• James Marshall (2007)
  • Eric Carle (2003)
  • Maurice Sendak (1983)
  • Theodor S. Geisel (Dr. Seuss) (1980)
  • Beverly Cleary (1975)
  • E. B. White (1970)

Coretta Scott King Book Awards (Info)

This award, named for the wife of Martin Luther King Jr., is given “to outstanding African American authors and illustrators of books for children and young adults that demonstrate an appreciation of African American culture and universal human values”. Awards are given for Author, Illustrator, New Talent (Author), New Talent (Illustrator), and Lifetime Achievement. 2019 marks the award’s 50th anniversary.

Winners of Note:

  • March: Book Three by John Lewis, Andrew Aydin, and Nathan Powell (2017)
  • Brown Girl Dreaming by Jacqueline Woodson (2015)
  • Mufaro’s Beautiful Daughters: An African Tale by John Steptoe (1998)

Newbery Medal (Info)

Often considered the most prestigious award in children’s literature, the Newbery is also the oldest award specific to children’s literature, as it was proposed in 1921. It’s named for John Newbery, an eighteenth-century children’s publisher. The award is given to “the author of the most distinguished contribution to American literature for children”.

Winners of Note:

  • Holes by Louis Sachar (1999)
  • The Giver (1994) and Number the Stars (1990) by Lois Lowry
  • A Wrinkle in Time by Madeleine L’Engle (1963)
  • The Voyages of Doctor Dolittle by Hugh Lofting (1923)

Michael L. Printz Award (Info)

Named for Topeka, Kansas school librarian, Michael L. Printz, this award is given to “the best book written for teens, based entirely on its literary merit“. The award was created “as a counterpoint to the Newbery”, which focuses on works for younger children.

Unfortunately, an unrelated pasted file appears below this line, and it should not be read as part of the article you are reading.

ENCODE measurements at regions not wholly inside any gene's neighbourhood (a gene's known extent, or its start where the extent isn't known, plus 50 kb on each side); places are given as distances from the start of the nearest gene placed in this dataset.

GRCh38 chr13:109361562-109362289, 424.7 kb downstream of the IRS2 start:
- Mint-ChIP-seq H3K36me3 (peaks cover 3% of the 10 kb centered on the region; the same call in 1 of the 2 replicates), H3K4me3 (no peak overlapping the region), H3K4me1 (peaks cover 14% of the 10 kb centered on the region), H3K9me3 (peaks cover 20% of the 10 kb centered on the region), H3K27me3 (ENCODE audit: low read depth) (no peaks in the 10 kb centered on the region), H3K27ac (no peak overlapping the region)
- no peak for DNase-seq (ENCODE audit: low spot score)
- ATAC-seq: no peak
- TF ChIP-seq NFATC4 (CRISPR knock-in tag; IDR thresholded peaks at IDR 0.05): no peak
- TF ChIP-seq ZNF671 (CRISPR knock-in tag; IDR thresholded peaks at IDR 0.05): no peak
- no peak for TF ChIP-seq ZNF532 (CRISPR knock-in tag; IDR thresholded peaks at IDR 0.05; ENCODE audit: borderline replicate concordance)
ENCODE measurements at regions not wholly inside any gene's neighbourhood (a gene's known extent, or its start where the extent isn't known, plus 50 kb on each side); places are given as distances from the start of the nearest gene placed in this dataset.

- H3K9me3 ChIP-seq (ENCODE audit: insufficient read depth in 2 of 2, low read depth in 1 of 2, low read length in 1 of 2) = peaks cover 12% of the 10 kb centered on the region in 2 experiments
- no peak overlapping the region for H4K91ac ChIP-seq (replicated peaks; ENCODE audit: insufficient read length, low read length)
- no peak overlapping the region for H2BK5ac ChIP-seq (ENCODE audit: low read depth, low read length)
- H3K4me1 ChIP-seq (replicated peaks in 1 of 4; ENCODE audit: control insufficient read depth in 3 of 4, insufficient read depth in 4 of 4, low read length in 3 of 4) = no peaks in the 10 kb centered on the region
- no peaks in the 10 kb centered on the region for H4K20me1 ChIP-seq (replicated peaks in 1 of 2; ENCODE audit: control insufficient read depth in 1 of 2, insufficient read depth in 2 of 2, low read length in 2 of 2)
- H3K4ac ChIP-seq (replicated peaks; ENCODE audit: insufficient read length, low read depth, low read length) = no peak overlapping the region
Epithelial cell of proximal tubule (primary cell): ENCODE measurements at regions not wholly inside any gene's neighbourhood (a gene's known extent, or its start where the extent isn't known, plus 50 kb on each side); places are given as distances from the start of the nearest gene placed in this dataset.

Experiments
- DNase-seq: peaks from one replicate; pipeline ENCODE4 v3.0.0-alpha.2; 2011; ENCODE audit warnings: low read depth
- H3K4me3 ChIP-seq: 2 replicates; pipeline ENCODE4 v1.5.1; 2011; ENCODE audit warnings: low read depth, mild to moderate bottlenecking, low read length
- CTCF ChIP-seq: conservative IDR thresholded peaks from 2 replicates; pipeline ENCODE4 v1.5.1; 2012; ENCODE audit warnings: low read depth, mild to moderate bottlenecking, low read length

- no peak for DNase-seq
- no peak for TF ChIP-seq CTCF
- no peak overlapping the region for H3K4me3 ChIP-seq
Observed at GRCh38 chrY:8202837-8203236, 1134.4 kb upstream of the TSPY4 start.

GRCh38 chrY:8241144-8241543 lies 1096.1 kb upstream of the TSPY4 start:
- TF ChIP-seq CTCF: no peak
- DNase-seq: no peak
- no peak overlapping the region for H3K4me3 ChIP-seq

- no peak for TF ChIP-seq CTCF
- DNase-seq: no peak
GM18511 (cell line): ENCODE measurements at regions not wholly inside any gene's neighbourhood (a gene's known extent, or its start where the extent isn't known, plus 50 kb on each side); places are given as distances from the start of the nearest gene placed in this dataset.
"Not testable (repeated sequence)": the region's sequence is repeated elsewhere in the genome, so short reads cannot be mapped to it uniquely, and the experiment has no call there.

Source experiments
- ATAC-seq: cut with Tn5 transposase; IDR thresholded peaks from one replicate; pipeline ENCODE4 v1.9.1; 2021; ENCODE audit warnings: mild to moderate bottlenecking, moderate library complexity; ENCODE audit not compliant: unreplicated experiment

Winners of Note:

  • Bone Gap by Laura Ruby (2016)
  • I’ll Give You the Sun by Jandy Nelson (2015)
  • Going Bovine by Libba Bray (2010)
  • American Born Chinese by Gene Luen Yang (2007)
  • How I Live Now by Meg Rosoff (2005)

Stonewall Book Awards (Info)

A set of three awards, one of which is the Mike Morgan & Larry Romans Children’s & Young Adult Literature Award, given for “exceptional merit relating to the gay/lesbian/bisexual/transgender experience.” The award is named for the historic Stonewall Inn in Manhattan.

Winners of Note:

  • The Gentleman’s Guide to Vice and Virtue by Mackenzi Lee (2018)
  • Magnus Chase and the Gods of Asgard: The Hammer of Thor by Rick Riordan (2017)
  • If I Was Your Girl by Meredith Russo (2017)
  • I’ll Give You the Sun by Jandy Nelson (2015)

Theodor Seuss Geisel Award (Info)

Named for the legendary Dr. Seuss (which was the pen name for Theodor Geisel), this award is given to “author(s) and illustrator(s) of the most distinguished American book for beginning readers.”